Back to top

City drafts, crafts and passes amended policy to deal with municipal encroachment

The amended policy now allows the city to pursue non-conforming encroachments that are not formalized by way of an agreement.

Encroachment will no longer be tolerated within the City of Nelson.

The city has passed a policy to deal with past, current and future encroachment on city property throughout Nelson, including pursuing existing non-conforming encroachments on municipal lands by requiring that they be recorded on title and that an encroachment agreement be entered into.

The amended policy now allows the city to pursue non-conforming encroachments that are not formalized by way of an agreement, as well as protecting the municipal government against risk and liabilities arising from those non-conforming encroachments.

In addition, where encroachments do not interfere with the safety and access of the public the city will grant them the right to continue to do so.

“These often come up with awnings, driveways, porches and the occasional deck,” noted deputy officer – in his report to council on the policy.

He said encroachments would be formalized by recording the encroachment on title and “entering into an agreement with the party encroaching on city lands to ensure that they take on all potential liability arising out of the encroachment and secure insurance adding the city as an additional insured.”

However, if existing encroachments interfere with safety and access of the public, or the development of utilities or services required by the city, the city would take action and “pursue” encroachment agreements.

“Staff has already done so at times, requiring property owners to formalize their nonconforming encroachments before securing unrelated permits from Development Services,” said – in his report.

Typically, encroachments are for the benefit of those who are doing the “encroaching,” and it was felt the municipal government body should be absolved of any risk inherent in the move.

Encroachment policy

The city manager or corporate officer may grant encroachments to property owners on application provided the encroachments do not interfere with the safety and access of the public and are required by the property owner for a safety/fire code need or form part of a downtown heritage development permit.

The applicant undertakes to indemnify the city against any and all liability and pay property taxes where the encroachment can be reasonably assessed.

Purpose:

To allow property owners to use city properties where these are not needed to meet safety/fire code requirements or to conform to the downtown heritage guidelines.

Procedure:

  • encroachments must be registered and must indemnify the city.
  • the city manager or corporate officer are authorized to sign on behalf of the city.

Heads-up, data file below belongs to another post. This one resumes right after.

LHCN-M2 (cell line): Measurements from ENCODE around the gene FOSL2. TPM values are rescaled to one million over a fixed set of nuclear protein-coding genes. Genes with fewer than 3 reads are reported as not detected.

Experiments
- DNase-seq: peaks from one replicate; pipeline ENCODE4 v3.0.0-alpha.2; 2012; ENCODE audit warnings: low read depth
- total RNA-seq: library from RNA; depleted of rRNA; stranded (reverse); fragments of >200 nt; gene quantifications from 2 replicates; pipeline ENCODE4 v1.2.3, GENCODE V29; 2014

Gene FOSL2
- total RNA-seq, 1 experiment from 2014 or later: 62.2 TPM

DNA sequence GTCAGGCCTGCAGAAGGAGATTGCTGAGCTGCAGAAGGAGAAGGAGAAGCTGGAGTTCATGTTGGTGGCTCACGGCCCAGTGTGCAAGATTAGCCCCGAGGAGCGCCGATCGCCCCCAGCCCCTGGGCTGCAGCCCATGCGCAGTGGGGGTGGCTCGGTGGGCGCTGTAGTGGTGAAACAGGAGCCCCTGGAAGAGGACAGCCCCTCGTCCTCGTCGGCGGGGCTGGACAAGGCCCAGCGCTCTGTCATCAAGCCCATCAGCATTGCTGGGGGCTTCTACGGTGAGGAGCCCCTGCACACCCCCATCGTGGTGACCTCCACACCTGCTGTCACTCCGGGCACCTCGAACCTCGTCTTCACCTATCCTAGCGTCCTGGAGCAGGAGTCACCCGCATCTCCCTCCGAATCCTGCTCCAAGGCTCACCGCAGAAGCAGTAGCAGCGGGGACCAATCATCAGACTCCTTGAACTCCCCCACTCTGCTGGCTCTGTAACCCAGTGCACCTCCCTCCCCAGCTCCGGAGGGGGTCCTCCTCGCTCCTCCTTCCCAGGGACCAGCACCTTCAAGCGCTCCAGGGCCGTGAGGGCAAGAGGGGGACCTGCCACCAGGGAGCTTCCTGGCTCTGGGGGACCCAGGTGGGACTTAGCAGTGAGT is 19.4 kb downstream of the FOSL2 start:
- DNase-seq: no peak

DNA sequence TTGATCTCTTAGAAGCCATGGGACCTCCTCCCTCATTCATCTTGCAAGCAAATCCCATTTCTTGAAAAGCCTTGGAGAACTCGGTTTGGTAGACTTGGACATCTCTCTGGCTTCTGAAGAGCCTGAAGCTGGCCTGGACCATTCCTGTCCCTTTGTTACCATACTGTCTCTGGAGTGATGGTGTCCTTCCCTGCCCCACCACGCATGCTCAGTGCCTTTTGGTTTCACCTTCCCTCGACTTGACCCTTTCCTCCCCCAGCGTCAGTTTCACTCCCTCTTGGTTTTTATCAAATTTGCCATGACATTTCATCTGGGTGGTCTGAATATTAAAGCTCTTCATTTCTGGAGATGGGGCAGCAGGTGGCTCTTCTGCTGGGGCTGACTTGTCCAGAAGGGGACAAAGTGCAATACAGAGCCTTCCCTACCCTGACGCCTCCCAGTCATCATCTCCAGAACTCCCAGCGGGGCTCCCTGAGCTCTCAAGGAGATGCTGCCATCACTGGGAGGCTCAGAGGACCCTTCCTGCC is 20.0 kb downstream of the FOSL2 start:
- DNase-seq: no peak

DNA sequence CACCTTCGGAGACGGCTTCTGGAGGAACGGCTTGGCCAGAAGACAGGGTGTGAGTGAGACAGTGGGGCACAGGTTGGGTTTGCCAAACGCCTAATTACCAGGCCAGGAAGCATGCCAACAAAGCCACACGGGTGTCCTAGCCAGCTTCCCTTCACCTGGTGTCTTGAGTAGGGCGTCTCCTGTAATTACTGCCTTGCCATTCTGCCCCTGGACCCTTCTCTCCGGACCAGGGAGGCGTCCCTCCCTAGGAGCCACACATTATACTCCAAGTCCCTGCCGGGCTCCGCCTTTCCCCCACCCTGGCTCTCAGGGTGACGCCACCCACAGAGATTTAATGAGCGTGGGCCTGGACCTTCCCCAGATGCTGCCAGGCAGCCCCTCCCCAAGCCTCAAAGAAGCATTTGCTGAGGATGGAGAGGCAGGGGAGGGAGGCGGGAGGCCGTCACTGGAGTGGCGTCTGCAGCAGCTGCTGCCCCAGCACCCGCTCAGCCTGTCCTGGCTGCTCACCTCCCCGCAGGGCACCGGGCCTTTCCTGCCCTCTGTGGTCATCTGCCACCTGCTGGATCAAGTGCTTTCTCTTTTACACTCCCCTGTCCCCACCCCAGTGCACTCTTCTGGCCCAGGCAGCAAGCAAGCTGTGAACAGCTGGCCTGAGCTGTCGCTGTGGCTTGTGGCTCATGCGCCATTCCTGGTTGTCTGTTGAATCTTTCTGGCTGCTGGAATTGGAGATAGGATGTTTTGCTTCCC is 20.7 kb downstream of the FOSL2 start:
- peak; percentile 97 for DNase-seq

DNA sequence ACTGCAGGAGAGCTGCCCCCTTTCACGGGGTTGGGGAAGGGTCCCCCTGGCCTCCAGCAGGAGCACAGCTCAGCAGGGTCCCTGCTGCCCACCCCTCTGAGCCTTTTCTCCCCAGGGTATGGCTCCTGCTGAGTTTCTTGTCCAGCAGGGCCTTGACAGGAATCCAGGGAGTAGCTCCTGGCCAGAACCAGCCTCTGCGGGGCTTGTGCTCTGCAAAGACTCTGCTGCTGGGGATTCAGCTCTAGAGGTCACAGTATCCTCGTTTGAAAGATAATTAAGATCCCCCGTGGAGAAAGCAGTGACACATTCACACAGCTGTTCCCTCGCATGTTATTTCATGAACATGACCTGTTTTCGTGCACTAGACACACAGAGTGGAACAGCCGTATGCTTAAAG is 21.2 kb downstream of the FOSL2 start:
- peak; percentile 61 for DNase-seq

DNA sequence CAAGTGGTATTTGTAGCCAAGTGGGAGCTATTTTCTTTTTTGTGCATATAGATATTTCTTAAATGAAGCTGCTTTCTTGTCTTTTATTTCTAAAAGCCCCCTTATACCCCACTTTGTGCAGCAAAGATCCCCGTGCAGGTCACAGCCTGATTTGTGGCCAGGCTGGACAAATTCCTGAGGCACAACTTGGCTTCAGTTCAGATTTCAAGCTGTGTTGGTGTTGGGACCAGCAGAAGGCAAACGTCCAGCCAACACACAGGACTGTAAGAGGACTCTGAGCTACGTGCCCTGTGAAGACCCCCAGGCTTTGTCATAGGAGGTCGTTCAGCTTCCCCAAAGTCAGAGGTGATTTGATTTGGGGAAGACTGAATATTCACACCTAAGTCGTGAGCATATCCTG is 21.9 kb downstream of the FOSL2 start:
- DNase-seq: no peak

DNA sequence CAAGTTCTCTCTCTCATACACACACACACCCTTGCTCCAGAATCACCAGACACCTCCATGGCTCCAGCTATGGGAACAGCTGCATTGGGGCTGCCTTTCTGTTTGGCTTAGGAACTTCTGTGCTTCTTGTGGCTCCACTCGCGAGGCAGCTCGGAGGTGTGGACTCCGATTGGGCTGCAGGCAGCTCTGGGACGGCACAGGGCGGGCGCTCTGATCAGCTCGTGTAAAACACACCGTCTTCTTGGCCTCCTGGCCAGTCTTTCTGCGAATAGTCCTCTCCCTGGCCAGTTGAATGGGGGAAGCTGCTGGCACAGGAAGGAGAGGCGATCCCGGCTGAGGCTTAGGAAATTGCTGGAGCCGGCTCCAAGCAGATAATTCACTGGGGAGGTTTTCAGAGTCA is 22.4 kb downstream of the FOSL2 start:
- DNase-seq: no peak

• all encroachment agreements prior to approval must have city departmental review.

— Source: City of Nelson

Herridge Lane eight-plex project gets green light in council

Parking will be at a little more of a premium in the downtown as an eight-plex project for 706 Herridge Lane has been given city approval to begin construction.

The former boarding house — built in 1901 — has been re-designated from multi-unit residential to mixed-use core in the Official Community Plan (OCP), and will be rezoned from R3 (downtown residential) to a new zone, MU6 (downtown mixed-use). The city’s newest designation — MU6 — is a hybrid between commercial (C1) and multi-unit residential (R3).

This new zoning will allow the new property owners to rehabilitate and convert the existing building into eight micro-suites, each ranging from 213 to 316 square-feet, with one commercial unit on the ground level on Herridge Lane.

The development broke new ground for the city, introducing a type and size of rental housing that currently does not exist in the city, but has become popular in cities around the world, explained city planner Alex Thumm in his report to council.

The elements that did not conform to the zoning included the undersized units  — dwellings are as small as 210 square feet (the zoning bylaw’s minimum was 280 square feet) — the 70 per cent lot coverage (R3’s maximum was 45 per cent, but C1 allowed for 90 per cent) and allowing for zero setback along Herridge Lane.

The new MU6 zone does not allow for single-family homes or duplexes, nor does it permit either short-term rentals or tourist accommodation. It only allows for commercial at-grade on Herridge Lane, not on Victoria Street, in order to preserve a residential streetscape.

The lot size is 3,000 square-feet (25 ft. by 120 ft.) and the proposed lot coverage is 59 per cent.

Under city policy each dwelling unit without an off-street parking space is entitled to one free street parking permit, but the property will be considered exempt from the provision of off-street parking by the Off Street Parking and Landscape Bylaw.

Under the bylaw mixed-use developments do not need to provide additional parking so long as there is no new gross floor area added.

Thumm noted the impact on the existing local parking could be minimal with only 47 permits issued and the addition of five new vehicles, including one Carshare vehicle available. The parking plan includes developers donating a vehicle to the Kootenay Carshare Co-op and it will be parked on street at the property.